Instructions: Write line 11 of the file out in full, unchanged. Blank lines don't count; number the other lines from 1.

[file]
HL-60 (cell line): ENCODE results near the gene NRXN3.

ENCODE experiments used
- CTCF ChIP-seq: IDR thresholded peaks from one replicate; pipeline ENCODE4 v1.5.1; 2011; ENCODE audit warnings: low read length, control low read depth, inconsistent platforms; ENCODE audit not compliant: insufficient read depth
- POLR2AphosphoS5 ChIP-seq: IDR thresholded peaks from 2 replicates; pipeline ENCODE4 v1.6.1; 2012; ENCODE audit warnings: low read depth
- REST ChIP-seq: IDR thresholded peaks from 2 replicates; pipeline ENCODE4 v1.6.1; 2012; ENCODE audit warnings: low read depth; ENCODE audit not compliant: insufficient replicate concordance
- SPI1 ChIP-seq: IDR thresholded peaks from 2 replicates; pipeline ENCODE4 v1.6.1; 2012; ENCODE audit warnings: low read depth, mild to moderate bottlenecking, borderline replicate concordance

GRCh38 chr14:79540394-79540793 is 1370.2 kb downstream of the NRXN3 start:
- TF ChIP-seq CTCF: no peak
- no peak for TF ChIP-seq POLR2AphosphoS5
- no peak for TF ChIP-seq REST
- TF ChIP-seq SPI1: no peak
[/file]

- TF ChIP-seq SPI1: no peak